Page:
Pentax K-3 Mark III Monochrome review: one love

A camera full of contradictions that somehow manages to work well

Prouct photo of the Pentax K-3 Mark III Monochrome with a 16-50mm f/2.8 attached
(Image: © James Abbott)

TechRadar Verdict

The Pentax K-3 Mark III Monochrome is quite an oddball in that it's limited to shooting black and white, but is also an expensive APS-C DSLR in the age of mirrorless cameras. It’s a hefty beast too, but image quality is fantastic and handling is excellent, providing an enjoyable shooting experience for those who are happy to only shoot mono.


  • +

    Great image quality

  • +

    Impressive features

  • +

    Enjoyable shooting experience


  • -

    Only Captures black and white

  • -

    DSLR rather than mirrorless

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    It’s expensive

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Two-minute review

Leica has been at it for years, but strangely, no other camera manufacturer has followed suit, until now. I’m talking about making cameras that only capture black and white images, which is something of a niche, and now Pentax has joined this hitherto exclusive club with the Pentax K-3 Mark III Monochrome.

Producing cameras that only capture black and white photos has the technical benefit of greatly improved ISO handling, so photographers can confidently shoot at much higher ISOs with lower levels of noise, greatly improving image quality. And from a creative point of view, these types of cameras allow the photographer to abstract scenes from color to focus more on light, shadow, texture and form.

The K-3 Monochrome is a Pentax K-3 Mark III that, other than only shooting mono, is identically featured to the color version of the camera, albeit marginally less expensive. The K-3 Monochrome isn’t cheap though, coming in at $2,200 / £2,249 / AU$3,490. Sure, it’s not as expensive as Leica M or Q-series Monochrom models, but it’s still a lot of cash to part with for a camera that lacks the versatility of one that captures raw files and JPEGs in color, but with the option to convert those to black and white during post-processing.

This is always a fact that strikes me when I review these types of cameras, but I have to confess that when I do use them, I enjoy being limited to shooting only in monochrome; it’s a little like putting a roll of black-and-white film into a film camera, and having to finish it before you can change the film to a different stock. I’m used to this experience now, even if I wouldn't necessarily buy a camera of this type myself; but there's something else that struck me even more while using the K-3 Monochrome.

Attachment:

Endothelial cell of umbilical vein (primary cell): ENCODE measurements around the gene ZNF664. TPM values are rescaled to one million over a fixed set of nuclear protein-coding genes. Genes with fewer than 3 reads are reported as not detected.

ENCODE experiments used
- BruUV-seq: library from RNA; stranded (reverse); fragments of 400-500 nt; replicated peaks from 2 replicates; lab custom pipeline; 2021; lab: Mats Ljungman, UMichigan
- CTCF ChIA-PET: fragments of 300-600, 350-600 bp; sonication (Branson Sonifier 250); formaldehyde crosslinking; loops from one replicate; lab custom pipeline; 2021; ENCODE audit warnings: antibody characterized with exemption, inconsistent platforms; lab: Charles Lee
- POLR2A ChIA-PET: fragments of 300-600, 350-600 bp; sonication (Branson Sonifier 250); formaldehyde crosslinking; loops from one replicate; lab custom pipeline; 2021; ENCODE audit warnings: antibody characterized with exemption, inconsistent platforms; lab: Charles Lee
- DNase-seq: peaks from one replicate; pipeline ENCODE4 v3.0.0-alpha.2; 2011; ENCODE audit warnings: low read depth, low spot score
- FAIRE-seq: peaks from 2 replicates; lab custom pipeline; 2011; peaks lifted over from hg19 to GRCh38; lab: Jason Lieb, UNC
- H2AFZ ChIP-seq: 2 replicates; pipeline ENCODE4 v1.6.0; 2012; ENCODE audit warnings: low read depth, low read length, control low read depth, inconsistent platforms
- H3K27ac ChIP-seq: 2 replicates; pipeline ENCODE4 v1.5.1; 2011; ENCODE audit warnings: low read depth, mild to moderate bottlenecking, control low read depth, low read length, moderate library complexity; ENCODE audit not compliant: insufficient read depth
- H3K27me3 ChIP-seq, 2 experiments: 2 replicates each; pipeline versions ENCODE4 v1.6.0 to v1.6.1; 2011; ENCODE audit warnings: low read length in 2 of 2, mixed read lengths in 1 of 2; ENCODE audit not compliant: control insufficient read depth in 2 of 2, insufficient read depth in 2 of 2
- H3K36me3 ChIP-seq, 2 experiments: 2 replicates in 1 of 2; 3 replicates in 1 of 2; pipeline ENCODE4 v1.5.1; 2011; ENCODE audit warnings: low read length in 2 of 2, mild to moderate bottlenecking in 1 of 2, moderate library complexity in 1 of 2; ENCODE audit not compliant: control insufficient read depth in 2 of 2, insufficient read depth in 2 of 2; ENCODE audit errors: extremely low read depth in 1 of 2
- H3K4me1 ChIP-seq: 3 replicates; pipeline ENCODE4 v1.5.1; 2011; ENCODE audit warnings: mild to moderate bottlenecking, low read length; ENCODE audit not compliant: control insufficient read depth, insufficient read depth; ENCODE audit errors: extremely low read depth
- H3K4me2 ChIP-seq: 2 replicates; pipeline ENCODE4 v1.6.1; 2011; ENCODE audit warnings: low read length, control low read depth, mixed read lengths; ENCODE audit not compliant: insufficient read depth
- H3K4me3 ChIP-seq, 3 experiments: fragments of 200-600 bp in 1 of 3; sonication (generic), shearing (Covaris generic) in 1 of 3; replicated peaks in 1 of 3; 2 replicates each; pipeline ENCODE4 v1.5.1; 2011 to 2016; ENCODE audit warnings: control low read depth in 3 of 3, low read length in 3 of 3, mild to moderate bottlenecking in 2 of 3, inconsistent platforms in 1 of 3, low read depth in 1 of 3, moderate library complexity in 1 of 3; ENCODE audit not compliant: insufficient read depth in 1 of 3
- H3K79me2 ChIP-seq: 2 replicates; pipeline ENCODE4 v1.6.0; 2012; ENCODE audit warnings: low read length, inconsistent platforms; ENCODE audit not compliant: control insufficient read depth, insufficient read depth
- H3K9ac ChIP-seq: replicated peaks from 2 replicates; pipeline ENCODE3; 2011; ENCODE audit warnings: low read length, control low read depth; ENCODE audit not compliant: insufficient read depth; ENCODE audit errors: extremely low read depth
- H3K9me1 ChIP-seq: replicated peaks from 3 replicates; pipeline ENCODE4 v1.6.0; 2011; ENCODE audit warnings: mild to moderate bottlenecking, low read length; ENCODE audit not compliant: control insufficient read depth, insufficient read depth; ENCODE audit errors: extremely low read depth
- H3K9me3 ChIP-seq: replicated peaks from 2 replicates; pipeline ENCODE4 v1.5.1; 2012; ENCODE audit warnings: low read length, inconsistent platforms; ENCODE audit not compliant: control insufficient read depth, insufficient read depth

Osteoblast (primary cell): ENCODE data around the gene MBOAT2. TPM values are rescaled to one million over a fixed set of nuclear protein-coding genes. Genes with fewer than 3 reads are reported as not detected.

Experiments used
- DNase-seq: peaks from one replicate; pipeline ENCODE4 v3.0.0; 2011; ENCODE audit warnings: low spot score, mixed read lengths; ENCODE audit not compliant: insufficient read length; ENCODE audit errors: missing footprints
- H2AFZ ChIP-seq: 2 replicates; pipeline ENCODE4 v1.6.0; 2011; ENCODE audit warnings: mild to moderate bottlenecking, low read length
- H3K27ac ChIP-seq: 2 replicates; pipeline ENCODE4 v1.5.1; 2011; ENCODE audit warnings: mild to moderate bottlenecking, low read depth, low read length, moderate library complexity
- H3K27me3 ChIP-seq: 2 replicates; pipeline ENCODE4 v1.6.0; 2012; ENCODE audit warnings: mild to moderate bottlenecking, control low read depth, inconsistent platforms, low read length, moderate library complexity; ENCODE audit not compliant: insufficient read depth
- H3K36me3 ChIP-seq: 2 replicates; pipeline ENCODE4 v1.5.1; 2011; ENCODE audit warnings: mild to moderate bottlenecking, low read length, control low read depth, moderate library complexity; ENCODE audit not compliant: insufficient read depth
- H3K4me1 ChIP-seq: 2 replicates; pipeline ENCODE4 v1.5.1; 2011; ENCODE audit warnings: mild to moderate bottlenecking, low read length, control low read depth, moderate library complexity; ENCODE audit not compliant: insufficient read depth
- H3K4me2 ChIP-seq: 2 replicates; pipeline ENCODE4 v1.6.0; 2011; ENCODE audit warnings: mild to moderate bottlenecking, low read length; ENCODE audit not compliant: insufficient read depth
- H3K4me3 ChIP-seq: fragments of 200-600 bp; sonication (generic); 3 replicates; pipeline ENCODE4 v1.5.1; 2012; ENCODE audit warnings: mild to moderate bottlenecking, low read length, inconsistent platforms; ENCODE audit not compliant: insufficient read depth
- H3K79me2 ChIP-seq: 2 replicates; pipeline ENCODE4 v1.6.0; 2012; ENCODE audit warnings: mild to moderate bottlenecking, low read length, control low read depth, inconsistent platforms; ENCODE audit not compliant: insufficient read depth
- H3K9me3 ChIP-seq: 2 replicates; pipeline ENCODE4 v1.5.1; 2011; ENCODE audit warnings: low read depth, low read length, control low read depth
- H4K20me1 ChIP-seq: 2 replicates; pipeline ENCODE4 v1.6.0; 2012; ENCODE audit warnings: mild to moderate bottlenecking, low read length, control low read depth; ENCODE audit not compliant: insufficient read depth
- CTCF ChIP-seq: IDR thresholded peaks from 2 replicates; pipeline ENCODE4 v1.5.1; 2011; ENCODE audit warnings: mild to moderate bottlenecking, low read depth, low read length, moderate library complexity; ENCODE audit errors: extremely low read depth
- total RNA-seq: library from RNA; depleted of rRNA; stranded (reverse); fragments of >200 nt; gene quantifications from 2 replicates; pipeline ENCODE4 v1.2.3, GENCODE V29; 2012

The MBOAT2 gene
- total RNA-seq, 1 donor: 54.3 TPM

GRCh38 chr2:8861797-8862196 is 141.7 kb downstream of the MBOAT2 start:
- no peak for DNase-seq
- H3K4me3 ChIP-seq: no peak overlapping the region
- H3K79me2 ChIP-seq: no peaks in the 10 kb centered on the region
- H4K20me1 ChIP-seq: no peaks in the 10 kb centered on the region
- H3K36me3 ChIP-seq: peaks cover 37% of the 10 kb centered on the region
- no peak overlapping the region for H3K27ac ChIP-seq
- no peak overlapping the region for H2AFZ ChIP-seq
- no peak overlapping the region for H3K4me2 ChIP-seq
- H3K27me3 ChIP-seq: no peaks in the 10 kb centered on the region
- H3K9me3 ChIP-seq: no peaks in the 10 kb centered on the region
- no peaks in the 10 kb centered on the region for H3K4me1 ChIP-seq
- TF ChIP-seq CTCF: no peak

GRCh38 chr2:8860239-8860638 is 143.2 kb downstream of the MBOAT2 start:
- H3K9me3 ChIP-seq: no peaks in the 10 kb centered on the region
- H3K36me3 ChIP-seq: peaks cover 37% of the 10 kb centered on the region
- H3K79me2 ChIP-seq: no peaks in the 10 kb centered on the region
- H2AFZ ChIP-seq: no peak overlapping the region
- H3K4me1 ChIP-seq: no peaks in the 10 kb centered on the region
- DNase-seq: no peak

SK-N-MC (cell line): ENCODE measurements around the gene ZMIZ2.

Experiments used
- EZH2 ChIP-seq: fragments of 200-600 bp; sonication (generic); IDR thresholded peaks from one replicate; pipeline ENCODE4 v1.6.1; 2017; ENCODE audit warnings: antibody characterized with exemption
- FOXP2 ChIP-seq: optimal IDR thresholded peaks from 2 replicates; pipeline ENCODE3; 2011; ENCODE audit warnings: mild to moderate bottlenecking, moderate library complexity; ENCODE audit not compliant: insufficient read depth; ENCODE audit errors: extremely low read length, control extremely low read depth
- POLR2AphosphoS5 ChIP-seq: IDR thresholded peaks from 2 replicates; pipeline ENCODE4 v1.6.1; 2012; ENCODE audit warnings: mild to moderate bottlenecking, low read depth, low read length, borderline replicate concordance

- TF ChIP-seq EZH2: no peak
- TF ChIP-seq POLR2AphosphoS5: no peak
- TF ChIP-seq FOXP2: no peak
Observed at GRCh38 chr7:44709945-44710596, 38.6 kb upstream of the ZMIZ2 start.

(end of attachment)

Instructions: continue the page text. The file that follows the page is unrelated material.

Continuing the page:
I haven’t used a DLSR for at least six years now, possibly longer, so moving back to what is essentially old technology felt slightly strange. Pentax has stoically continued to develop and manufacture DSLRs rather than moving into mirrorless cameras, which is, in its own way, just as eccentric as producing a camera that only shoots black and white. I guess in such a crowded and competitive market such as cameras, anything that makes you stand out from the crowd can be seen as an advantage.

Despite being a DSLR, the K-3 Monochrome is packed with modern features, and the overall handling of the camera is great. It would be better if it were a mirrorless camera, with all of the advantages mirrorless confers. But with excellent build quality, comfortable ergonomics, and conveniently positioned direct access controls for commonly used settings, as well as an LCD screen on the top plate that shows current settings at a glance, handling can’t be faulted. However, the weight of 29oz / 820g body-only makes the camera quite hefty, even more so when a 16-50mm f/2.8 or a 70-200mm f/2.8 is attached.

In keeping with its functionality, the design of the Pentax K-3 Mark III Monochrome is black and white, and this extends into the menu, which is a nice touch, although exposure warnings, for instance, show in red when using Live View on the 3.2-inch 1620k-dot rear LCD screen, which makes them stand out prominently. Unfortunately, the LCD screen is fixed rather than articulating.

When it comes to features, the K-3 Mark III Monochrome certainly isn’t lacking, with the ability to track stars when the O-GPS1 GPS Unit is mounted using the camera’s shifting sensor. The sensor also provides 5-axis in-body image stabilization (IBIS), and Auto Horizon Correction and Composition Adjustment functions.